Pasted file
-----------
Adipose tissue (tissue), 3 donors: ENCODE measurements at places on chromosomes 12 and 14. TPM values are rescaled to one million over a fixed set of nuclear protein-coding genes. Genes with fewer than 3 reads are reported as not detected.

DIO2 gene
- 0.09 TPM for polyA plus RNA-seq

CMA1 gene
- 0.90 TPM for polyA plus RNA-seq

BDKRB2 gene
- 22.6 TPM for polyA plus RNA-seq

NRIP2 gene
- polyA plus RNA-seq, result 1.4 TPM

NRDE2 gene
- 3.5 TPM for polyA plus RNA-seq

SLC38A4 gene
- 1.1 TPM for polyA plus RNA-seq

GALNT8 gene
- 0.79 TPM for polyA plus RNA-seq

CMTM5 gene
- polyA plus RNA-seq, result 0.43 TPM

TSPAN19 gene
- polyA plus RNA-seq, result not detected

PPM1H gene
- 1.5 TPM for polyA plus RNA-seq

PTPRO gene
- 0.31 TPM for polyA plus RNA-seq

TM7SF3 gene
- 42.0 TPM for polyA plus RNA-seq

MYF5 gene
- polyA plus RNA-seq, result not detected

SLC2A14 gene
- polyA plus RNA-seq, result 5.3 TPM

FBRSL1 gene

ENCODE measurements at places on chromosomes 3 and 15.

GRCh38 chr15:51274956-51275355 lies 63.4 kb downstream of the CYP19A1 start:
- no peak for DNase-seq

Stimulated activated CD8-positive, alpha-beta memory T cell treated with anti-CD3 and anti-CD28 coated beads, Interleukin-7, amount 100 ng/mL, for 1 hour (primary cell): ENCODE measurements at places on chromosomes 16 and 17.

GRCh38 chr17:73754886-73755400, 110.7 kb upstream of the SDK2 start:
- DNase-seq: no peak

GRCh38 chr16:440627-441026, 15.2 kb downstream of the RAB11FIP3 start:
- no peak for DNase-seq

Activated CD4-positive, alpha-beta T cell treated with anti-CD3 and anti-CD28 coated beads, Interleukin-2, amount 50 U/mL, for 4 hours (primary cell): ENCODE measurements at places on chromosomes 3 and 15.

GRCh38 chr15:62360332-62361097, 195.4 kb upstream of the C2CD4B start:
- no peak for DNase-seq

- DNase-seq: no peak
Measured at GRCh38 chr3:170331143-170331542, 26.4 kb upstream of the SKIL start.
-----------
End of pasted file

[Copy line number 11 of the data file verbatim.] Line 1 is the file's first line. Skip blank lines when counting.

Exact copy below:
- 3.5 TPM for polyA plus RNA-seq